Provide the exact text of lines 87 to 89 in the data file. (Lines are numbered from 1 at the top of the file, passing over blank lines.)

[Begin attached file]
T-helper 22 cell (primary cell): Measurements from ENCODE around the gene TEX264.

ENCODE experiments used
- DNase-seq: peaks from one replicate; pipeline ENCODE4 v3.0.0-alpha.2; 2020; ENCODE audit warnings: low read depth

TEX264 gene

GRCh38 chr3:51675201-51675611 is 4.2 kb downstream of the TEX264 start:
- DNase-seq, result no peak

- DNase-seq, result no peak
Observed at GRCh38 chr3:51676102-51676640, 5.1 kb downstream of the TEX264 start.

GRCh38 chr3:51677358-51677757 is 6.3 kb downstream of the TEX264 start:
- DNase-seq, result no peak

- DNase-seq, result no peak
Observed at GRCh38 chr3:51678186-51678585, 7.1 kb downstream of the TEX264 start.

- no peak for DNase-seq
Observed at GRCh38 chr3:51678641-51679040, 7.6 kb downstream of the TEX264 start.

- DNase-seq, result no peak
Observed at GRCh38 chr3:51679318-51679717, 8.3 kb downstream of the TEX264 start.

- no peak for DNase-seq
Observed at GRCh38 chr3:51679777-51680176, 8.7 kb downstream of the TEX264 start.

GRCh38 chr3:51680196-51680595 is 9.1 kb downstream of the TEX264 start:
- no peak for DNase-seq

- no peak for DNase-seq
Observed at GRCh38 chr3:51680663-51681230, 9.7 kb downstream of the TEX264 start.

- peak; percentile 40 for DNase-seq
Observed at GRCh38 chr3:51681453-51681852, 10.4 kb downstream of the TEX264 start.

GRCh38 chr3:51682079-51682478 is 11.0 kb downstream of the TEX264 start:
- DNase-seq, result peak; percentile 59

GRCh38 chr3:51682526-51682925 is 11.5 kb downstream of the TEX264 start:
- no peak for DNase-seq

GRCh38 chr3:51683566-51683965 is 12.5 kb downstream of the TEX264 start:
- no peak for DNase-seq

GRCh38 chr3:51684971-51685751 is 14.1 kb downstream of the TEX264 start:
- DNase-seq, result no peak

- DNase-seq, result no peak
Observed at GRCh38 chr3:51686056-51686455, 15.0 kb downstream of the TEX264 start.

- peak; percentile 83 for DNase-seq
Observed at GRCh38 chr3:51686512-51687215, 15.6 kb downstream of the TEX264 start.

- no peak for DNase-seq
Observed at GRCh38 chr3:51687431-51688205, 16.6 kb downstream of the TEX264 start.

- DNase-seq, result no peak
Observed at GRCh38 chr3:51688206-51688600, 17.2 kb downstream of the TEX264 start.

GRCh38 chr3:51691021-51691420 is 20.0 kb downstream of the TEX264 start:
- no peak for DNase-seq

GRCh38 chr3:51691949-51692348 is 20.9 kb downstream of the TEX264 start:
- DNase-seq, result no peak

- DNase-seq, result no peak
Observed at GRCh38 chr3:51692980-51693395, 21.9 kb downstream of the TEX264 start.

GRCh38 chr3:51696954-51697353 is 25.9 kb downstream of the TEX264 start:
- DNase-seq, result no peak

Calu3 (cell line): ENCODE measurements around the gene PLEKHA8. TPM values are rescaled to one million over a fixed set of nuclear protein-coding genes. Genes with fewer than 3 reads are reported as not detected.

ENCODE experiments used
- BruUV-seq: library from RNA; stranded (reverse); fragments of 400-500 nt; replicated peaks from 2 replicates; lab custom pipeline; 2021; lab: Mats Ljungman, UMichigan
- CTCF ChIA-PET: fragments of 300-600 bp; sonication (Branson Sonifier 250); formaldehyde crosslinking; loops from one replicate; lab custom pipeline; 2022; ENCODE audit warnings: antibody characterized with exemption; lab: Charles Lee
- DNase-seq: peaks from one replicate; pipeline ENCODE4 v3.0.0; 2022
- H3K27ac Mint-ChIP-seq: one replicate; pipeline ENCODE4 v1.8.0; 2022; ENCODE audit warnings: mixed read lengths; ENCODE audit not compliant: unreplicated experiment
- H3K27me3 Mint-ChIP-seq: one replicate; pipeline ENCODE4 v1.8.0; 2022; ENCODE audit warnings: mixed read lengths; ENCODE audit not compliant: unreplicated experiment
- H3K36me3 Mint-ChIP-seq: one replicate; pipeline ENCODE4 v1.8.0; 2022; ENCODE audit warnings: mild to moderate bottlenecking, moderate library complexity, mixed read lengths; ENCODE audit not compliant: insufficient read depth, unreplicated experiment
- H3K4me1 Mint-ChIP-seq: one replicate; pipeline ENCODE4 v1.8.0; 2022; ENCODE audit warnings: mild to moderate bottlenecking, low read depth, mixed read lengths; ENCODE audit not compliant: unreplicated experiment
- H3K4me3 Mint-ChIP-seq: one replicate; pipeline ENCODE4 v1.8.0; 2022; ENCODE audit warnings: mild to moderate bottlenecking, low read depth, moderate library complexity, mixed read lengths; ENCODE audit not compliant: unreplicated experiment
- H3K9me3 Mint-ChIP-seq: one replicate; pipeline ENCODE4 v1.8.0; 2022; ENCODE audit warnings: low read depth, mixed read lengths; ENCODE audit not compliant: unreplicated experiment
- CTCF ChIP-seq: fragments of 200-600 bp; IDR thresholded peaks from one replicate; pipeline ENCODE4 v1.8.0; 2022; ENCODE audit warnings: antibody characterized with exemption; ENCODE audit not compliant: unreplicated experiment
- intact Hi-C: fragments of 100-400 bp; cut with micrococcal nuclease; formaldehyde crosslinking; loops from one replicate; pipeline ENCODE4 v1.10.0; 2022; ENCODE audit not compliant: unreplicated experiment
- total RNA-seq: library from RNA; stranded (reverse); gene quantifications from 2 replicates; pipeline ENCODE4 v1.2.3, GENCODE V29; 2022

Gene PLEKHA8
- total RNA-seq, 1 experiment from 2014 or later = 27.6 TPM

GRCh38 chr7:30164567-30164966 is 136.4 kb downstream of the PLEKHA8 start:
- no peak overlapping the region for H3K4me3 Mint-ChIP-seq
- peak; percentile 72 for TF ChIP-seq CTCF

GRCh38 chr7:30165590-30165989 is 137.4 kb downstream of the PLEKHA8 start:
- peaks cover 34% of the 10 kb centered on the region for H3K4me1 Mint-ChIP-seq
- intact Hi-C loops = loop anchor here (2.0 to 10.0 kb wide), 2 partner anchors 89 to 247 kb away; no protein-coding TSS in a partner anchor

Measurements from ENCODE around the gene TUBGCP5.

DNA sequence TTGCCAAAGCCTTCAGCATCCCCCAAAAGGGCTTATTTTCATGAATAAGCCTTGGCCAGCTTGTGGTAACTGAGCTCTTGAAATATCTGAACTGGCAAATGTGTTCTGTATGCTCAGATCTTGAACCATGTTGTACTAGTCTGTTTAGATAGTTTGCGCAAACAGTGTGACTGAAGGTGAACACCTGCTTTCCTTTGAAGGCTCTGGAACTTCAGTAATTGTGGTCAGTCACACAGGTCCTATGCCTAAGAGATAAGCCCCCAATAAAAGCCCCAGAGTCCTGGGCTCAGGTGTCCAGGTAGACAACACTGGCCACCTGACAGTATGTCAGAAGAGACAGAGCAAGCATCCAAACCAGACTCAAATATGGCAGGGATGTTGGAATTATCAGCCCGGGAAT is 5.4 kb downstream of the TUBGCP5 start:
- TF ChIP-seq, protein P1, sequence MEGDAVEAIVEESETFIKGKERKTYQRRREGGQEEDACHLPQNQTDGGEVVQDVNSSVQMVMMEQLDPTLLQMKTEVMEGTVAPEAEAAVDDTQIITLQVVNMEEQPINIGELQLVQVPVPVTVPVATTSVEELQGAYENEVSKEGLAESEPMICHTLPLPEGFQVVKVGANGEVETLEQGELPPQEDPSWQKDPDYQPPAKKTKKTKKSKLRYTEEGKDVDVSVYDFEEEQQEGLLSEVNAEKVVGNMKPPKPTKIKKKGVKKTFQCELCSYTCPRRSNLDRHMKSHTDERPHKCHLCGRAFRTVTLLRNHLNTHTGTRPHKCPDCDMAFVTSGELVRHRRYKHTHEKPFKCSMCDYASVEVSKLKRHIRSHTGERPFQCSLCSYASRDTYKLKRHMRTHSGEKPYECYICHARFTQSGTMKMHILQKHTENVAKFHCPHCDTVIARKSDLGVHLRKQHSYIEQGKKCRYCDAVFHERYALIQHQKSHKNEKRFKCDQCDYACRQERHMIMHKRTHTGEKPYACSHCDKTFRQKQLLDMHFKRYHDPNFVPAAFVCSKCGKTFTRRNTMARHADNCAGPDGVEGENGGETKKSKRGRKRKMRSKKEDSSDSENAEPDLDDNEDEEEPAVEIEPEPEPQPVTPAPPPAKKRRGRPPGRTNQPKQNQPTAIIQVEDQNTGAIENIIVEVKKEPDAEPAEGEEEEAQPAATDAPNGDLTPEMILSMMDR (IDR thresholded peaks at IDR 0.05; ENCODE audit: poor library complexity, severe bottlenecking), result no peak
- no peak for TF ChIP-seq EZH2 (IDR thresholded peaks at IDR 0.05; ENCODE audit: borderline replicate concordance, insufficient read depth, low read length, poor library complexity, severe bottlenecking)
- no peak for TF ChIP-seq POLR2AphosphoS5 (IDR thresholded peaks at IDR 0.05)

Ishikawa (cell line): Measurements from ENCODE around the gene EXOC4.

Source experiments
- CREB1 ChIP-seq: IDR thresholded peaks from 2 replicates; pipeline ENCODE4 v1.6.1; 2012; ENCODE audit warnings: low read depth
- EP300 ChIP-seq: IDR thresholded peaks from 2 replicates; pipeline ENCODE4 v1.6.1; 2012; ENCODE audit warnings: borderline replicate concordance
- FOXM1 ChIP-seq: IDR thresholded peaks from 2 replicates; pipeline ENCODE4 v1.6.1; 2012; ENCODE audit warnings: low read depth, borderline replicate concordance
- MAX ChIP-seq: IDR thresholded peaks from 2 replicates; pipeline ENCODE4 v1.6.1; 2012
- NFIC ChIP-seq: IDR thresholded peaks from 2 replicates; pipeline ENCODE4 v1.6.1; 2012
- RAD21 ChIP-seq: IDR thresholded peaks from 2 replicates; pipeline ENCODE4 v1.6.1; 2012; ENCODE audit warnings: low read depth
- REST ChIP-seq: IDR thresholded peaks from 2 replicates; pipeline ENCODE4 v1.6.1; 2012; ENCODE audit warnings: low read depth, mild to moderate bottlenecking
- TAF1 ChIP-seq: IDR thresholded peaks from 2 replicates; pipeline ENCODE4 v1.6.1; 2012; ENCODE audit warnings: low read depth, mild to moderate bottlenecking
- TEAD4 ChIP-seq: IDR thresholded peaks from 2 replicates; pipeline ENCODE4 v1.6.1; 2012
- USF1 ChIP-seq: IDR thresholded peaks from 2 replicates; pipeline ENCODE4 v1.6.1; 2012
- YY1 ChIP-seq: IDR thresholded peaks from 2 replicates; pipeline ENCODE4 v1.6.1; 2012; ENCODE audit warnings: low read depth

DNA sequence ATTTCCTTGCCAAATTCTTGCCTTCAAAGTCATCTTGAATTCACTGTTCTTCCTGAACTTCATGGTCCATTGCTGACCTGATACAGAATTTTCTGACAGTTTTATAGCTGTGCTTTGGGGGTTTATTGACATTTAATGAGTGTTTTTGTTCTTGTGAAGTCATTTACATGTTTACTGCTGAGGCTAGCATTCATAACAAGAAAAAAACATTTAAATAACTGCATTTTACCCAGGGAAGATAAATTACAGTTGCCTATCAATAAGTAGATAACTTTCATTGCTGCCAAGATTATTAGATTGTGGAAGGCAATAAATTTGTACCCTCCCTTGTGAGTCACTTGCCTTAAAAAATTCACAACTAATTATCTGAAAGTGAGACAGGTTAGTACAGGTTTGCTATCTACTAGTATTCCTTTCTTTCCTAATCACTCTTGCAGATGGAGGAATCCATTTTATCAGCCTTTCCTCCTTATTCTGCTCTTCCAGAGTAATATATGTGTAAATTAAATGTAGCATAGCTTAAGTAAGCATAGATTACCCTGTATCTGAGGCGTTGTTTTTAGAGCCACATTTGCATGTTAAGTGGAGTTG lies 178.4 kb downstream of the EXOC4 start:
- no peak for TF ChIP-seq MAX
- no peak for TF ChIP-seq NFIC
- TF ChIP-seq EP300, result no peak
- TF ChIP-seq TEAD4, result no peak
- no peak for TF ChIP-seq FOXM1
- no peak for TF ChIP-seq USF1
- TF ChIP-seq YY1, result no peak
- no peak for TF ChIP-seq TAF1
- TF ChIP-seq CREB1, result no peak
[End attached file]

- USF1 ChIP-seq: IDR thresholded peaks from 2 replicates; pipeline ENCODE4 v1.6.1; 2012
- YY1 ChIP-seq: IDR thresholded peaks from 2 replicates; pipeline ENCODE4 v1.6.1; 2012; ENCODE audit warnings: low read depth

DNA sequence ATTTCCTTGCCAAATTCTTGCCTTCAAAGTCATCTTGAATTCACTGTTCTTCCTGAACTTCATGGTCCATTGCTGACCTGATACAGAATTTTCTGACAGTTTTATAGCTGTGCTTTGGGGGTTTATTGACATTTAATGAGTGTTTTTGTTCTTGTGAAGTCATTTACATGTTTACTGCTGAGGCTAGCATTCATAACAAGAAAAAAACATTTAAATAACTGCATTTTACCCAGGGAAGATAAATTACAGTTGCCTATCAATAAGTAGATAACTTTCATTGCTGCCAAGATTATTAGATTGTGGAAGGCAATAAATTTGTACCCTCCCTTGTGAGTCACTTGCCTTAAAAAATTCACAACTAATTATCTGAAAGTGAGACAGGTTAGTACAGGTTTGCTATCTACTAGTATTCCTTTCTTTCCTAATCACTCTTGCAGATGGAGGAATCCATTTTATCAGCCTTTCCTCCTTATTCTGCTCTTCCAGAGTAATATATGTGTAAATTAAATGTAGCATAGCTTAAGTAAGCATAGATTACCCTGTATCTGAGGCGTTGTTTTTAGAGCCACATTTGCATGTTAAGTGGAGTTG lies 178.4 kb downstream of the EXOC4 start: